There will be a shortage if we try to replace coal, nuclear, and natural gas with wind and solar. I have on my desk a report from Morgan Stanley claiming that it would take 10 billion tons of steel and concrete annually to replace coal power.
By when? Next month? Obvious bullshit number is obvious bullshit. Nobody has suggested that replacing coal, nuclear, and natural gas with wind and solar is going to happen overnight. Not even quickly. Coal, nuclear, and natural gas represent large capital investments with long amortization schedules. The power companies will only shut one off short of its design lifespan in extremis, and there has been no spike in fuel cost for any of them. Quite the opposite. Gas is dirt cheap now, but most utility companies have set fees agreed with state PUCs when gas was expensive, which have not been revisited, so they're making money hand over fist on gas power generation.
Imagine that I have a dozen nuclear power plants all humming along at about 80% capacity. Now imagine I have one of those once in a century events that knocks out one of those power plants.
Why imagine, when we have actual numbers? Average capacity factor of nuclear power plants in the US for 2015 was 91.9%, the highest it has ever been. If you follow the link, you'll see that at least the top 10 plants are actually operating at capacity factors in excess of 100% in order to achieve that average. Now consider that, with the shutdown of Vermont Yankee, there are only 99 total nuclear plants in the US. Having not just 10 plants, but 10% of the plants running at over 100% capacity, where they are by definition eating into their safety margin, doesn't seem all that safe, and it means that quite a few of those 99 plants are running at much less than 91.9% capacity factor.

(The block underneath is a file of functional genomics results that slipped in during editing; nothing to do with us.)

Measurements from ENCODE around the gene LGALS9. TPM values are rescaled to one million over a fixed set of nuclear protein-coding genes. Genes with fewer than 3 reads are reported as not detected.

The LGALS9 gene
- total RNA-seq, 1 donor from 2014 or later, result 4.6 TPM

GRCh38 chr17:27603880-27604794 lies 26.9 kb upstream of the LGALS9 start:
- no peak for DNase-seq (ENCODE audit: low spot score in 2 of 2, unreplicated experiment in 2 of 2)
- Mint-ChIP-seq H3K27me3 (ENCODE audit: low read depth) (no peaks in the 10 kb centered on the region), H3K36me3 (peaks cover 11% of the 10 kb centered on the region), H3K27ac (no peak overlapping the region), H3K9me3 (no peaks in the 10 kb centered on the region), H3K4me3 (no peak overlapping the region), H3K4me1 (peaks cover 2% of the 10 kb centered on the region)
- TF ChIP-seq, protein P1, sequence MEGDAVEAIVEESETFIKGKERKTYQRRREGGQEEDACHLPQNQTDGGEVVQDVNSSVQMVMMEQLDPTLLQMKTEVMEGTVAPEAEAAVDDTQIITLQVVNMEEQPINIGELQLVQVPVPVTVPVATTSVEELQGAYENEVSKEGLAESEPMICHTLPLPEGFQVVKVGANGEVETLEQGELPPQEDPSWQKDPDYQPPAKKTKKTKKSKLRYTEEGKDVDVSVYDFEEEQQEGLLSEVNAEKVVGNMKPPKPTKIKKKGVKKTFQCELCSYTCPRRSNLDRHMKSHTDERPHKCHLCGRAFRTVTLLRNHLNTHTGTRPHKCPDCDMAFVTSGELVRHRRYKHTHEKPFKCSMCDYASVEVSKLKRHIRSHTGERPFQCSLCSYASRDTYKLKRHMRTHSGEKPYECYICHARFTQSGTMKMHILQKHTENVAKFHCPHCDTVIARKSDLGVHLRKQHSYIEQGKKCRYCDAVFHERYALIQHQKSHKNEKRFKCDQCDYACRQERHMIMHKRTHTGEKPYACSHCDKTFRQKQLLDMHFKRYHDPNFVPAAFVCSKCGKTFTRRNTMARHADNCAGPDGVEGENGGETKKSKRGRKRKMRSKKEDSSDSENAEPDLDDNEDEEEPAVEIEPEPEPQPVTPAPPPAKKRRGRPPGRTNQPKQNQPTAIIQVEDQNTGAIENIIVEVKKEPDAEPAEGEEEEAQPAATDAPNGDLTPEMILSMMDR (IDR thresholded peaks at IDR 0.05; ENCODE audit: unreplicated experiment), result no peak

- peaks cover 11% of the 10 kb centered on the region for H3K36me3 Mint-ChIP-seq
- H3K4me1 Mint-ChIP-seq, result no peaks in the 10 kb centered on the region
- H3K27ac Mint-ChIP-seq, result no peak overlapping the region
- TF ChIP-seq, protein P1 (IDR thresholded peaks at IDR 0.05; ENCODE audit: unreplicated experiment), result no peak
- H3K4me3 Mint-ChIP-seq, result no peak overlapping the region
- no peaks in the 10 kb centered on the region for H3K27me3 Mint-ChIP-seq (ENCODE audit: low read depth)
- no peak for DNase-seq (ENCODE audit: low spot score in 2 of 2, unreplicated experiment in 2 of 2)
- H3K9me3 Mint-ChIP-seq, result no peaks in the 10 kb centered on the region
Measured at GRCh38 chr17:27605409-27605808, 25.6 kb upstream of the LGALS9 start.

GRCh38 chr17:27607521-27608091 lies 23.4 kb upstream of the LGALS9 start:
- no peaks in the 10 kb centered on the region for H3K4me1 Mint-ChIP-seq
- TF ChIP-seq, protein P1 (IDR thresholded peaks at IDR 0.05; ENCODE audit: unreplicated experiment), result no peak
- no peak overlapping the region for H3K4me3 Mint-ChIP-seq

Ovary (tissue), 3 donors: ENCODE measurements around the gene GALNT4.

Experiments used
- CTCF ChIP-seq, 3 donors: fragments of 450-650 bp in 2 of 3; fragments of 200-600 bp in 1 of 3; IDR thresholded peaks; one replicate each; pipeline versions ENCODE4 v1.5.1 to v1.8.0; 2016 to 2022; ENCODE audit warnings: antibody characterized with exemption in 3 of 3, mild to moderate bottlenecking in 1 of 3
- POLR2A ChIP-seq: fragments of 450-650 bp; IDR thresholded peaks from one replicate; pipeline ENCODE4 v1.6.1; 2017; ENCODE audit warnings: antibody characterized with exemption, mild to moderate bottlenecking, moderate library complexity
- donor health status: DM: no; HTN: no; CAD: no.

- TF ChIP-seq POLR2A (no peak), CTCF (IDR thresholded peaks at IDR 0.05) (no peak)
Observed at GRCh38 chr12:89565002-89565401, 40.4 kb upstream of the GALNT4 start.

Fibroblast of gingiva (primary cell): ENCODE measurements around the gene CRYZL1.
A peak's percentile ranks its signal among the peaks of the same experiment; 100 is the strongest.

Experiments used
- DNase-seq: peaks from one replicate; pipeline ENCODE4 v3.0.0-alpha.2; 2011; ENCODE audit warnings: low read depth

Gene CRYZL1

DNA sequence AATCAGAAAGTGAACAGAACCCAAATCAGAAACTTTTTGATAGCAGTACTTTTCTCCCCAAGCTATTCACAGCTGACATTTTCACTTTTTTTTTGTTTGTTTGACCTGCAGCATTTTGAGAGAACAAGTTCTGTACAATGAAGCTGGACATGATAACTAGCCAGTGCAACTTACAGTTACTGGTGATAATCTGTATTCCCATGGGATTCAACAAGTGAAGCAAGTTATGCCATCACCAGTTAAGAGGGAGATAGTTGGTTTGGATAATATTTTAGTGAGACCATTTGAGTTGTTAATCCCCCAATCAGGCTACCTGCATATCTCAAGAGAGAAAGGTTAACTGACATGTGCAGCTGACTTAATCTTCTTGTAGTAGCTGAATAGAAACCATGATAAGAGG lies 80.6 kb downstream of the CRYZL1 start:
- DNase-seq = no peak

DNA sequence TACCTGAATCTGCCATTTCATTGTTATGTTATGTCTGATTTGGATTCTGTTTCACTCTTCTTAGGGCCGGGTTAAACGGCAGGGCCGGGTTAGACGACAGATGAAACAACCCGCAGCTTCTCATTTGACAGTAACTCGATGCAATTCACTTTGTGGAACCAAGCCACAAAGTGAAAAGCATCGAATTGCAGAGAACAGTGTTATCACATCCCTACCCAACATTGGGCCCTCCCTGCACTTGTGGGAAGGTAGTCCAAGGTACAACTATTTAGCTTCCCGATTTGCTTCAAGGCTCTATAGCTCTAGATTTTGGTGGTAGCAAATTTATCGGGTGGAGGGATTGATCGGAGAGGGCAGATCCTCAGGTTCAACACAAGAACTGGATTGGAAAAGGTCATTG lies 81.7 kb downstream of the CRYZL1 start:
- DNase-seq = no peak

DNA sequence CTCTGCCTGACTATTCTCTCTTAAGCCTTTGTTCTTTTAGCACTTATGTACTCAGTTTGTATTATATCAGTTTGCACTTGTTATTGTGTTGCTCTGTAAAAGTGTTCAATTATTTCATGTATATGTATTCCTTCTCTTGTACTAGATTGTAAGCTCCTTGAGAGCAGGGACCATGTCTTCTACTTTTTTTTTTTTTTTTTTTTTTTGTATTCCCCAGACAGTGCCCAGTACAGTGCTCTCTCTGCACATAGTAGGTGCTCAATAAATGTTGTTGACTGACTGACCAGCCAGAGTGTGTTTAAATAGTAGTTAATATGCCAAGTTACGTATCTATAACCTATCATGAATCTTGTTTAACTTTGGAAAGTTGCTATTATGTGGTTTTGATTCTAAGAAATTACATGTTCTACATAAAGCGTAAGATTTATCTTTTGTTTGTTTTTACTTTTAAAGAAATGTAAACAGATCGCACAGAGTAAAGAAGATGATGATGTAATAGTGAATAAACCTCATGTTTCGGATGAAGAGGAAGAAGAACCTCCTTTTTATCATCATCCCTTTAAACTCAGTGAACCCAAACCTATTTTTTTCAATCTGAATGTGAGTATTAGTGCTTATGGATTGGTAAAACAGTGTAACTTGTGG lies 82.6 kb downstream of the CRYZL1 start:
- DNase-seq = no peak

Of those 99 plants, the majority of them are of such an age and design that they're incapable of being throttled, so when they're operating, they're operating at 100% or above. That means out of the 365 days in a year, the average nuclear power plant was offline for 30 of those days, and for every year but 2015, it has been worse than that. So there is no margin to "crank up" to accommodate a plant going offline.
In short, nuclear power plants are just as dependent on the existence of the full grid as wind and photovoltaics are.
This schedule should mean that with a dozen plants and an expected lifespan of 50 years I can expect a new plant to come online about every four years.
Design lifespans were universally 30 years and between 1977 and 2013, there were no new plants started. The Obama administration approved construction of 4 new plants. The US will be transitioning from nuclear to solar and wind by default, simply because those plants are not being replaced fast enough. But it won't happen so fast that Morgan Stanley's nonsense number is even remotely relevant.